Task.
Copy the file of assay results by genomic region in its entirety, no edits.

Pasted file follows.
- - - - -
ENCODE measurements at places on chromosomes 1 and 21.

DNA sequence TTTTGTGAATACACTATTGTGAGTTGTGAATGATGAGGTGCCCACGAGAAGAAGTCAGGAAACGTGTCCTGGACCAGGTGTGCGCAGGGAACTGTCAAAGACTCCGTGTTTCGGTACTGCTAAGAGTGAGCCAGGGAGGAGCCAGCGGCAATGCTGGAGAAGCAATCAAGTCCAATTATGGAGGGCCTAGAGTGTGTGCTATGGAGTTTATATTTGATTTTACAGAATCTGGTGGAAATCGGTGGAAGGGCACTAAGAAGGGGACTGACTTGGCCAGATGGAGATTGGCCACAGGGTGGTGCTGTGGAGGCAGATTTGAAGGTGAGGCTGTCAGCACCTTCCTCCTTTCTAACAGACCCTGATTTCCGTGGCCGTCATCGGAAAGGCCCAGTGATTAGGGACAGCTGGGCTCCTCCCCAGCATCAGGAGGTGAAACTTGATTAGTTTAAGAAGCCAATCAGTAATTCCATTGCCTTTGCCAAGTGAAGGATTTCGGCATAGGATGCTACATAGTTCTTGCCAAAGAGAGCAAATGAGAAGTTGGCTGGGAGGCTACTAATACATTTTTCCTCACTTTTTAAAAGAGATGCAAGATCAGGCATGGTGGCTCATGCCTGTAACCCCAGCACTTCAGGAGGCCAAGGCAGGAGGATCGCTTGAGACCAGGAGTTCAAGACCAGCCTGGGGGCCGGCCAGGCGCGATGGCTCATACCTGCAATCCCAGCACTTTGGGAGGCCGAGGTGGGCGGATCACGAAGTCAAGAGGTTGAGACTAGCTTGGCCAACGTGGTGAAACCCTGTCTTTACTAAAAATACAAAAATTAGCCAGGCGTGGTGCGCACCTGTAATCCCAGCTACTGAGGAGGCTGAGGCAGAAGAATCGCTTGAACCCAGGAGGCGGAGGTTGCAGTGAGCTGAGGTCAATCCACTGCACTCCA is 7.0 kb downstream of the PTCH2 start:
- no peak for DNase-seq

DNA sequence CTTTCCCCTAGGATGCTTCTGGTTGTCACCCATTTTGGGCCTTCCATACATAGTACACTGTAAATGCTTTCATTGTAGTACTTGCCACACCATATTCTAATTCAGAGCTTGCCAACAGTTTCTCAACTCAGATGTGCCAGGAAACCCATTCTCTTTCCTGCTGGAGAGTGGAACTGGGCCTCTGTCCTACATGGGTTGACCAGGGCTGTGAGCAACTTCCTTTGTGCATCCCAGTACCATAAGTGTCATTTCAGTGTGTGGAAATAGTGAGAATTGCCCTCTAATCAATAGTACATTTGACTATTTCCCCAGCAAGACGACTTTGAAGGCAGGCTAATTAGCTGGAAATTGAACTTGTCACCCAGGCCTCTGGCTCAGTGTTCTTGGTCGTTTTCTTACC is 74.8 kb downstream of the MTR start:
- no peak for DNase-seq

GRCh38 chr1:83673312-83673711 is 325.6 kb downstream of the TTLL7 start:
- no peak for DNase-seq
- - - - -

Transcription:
ENCODE measurements at places on chromosomes 1 and 21.

DNA sequence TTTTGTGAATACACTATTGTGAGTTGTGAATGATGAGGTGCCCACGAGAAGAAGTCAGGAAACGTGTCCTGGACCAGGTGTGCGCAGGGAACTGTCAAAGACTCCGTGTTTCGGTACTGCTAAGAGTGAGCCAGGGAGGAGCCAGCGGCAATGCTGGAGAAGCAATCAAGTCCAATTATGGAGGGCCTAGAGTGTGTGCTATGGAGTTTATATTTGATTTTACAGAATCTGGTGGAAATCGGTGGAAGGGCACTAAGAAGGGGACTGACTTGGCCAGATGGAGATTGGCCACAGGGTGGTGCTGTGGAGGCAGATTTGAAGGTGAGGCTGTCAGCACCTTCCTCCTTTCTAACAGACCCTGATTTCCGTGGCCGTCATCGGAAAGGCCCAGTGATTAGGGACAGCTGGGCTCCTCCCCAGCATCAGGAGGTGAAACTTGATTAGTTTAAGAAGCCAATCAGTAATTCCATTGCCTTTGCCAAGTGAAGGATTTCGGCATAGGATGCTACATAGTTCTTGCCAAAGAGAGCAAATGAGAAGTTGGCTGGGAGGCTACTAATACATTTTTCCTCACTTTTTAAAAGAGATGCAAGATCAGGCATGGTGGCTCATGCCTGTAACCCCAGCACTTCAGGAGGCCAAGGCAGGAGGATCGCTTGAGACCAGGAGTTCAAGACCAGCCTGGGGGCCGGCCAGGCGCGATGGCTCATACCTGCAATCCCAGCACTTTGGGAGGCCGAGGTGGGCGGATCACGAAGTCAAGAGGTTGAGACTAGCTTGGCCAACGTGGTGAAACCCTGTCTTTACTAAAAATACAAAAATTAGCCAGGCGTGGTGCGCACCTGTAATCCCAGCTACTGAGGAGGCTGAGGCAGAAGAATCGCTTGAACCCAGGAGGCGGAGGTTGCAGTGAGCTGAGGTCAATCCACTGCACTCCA is 7.0 kb downstream of the PTCH2 start:
- no peak for DNase-seq

DNA sequence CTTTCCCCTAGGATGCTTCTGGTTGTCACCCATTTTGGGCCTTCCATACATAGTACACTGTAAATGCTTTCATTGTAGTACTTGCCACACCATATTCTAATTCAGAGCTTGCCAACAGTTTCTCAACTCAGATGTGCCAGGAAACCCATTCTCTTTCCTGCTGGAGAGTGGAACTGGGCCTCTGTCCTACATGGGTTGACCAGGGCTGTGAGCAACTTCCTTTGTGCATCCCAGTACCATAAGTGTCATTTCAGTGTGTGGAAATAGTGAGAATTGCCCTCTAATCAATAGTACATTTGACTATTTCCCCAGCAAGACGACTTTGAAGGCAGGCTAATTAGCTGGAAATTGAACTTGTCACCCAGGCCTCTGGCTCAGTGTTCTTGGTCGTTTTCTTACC is 74.8 kb downstream of the MTR start:
- no peak for DNase-seq

GRCh38 chr1:83673312-83673711 is 325.6 kb downstream of the TTLL7 start:
- no peak for DNase-seq